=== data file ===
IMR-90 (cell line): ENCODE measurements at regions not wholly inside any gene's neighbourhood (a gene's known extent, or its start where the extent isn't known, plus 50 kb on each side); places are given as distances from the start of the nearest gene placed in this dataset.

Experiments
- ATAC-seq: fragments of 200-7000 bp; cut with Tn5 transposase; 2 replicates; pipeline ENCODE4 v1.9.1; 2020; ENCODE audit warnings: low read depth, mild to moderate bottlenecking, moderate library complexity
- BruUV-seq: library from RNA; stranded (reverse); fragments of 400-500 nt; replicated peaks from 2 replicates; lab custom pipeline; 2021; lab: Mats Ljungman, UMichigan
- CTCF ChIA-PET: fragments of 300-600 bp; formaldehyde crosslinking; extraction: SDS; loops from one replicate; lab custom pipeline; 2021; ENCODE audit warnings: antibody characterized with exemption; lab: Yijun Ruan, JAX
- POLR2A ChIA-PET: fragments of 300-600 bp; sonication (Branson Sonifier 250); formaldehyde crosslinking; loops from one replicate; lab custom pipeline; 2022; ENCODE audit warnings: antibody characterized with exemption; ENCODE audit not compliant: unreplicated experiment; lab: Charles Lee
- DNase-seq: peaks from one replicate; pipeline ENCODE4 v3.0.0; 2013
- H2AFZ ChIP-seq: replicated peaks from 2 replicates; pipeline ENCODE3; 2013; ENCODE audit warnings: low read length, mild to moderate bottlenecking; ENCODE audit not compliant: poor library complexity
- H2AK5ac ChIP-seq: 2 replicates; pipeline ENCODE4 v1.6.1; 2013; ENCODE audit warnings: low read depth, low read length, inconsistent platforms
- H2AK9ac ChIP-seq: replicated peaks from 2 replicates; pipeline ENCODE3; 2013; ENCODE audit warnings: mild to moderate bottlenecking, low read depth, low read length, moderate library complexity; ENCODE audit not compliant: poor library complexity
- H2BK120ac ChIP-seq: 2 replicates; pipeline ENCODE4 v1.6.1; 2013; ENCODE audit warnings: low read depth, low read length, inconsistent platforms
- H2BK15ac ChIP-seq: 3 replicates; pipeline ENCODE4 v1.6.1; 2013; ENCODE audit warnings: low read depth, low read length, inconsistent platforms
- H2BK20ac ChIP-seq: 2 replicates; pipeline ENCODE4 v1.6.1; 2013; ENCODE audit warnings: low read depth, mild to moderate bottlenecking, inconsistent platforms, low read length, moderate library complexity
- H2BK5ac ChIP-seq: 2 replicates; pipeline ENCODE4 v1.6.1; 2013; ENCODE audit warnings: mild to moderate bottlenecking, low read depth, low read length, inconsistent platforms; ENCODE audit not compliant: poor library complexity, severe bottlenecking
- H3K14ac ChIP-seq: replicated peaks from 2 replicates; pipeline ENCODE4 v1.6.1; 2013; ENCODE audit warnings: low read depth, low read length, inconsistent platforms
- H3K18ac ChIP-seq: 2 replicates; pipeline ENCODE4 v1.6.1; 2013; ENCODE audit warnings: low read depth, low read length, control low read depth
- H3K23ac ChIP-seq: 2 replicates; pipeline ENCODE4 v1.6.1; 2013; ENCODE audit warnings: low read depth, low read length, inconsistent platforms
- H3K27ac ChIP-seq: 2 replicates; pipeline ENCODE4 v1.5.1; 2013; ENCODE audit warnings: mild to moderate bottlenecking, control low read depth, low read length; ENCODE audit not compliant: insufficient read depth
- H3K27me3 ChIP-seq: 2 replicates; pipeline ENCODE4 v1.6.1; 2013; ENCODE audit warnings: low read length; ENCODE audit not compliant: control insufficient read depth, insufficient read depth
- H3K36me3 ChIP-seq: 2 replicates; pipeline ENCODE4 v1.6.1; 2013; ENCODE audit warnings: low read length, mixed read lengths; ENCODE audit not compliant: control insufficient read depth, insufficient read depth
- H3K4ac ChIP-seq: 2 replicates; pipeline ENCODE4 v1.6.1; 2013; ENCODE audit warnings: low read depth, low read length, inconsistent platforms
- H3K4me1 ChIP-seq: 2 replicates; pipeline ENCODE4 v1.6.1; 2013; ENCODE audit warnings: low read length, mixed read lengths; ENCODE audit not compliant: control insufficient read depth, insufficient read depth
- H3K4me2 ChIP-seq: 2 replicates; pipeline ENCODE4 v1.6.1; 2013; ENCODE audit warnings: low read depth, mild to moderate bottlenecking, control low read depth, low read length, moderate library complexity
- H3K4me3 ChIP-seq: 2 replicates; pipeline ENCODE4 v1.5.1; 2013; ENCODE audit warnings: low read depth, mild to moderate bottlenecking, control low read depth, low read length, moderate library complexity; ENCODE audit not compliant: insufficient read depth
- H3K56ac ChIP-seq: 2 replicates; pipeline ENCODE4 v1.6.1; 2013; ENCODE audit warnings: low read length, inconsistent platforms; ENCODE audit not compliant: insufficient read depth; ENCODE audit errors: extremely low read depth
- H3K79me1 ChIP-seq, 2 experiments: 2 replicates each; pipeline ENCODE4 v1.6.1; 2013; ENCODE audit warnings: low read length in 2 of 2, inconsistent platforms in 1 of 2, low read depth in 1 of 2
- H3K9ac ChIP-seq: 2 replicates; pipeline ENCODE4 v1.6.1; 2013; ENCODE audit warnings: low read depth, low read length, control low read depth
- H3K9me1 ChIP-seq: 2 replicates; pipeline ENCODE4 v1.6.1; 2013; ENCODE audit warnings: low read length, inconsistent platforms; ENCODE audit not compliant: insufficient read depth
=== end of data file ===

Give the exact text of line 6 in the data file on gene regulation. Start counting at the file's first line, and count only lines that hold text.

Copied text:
- POLR2A ChIA-PET: fragments of 300-600 bp; sonication (Branson Sonifier 250); formaldehyde crosslinking; loops from one replicate; lab custom pipeline; 2022; ENCODE audit warnings: antibody characterized with exemption; ENCODE audit not compliant: unreplicated experiment; lab: Charles Lee